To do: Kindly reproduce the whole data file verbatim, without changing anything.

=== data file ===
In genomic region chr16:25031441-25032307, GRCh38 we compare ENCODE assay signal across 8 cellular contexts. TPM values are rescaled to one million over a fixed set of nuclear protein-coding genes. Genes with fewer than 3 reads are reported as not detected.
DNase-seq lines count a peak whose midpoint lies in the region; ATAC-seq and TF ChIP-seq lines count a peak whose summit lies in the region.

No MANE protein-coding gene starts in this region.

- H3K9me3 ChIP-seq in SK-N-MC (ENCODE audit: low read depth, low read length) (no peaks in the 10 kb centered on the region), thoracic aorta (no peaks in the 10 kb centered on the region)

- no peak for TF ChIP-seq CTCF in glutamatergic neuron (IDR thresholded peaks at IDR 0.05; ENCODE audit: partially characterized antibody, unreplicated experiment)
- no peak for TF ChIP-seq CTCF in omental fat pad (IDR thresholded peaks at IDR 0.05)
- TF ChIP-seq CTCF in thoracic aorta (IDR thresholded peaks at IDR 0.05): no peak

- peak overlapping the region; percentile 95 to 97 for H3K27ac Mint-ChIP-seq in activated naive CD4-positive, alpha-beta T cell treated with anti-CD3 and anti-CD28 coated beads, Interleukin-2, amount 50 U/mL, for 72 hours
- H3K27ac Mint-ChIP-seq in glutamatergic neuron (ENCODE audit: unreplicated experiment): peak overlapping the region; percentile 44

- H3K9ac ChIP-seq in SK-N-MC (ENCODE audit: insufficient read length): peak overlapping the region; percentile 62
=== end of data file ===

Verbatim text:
In genomic region chr16:25031441-25032307, GRCh38 we compare ENCODE assay signal across 8 cellular contexts. TPM values are rescaled to one million over a fixed set of nuclear protein-coding genes. Genes with fewer than 3 reads are reported as not detected.
DNase-seq lines count a peak whose midpoint lies in the region; ATAC-seq and TF ChIP-seq lines count a peak whose summit lies in the region.

No MANE protein-coding gene starts in this region.

- H3K9me3 ChIP-seq in SK-N-MC (ENCODE audit: low read depth, low read length) (no peaks in the 10 kb centered on the region), thoracic aorta (no peaks in the 10 kb centered on the region)

- no peak for TF ChIP-seq CTCF in glutamatergic neuron (IDR thresholded peaks at IDR 0.05; ENCODE audit: partially characterized antibody, unreplicated experiment)
- no peak for TF ChIP-seq CTCF in omental fat pad (IDR thresholded peaks at IDR 0.05)
- TF ChIP-seq CTCF in thoracic aorta (IDR thresholded peaks at IDR 0.05): no peak

- peak overlapping the region; percentile 95 to 97 for H3K27ac Mint-ChIP-seq in activated naive CD4-positive, alpha-beta T cell treated with anti-CD3 and anti-CD28 coated beads, Interleukin-2, amount 50 U/mL, for 72 hours
- H3K27ac Mint-ChIP-seq in glutamatergic neuron (ENCODE audit: unreplicated experiment): peak overlapping the region; percentile 44

- H3K9ac ChIP-seq in SK-N-MC (ENCODE audit: insufficient read length): peak overlapping the region; percentile 62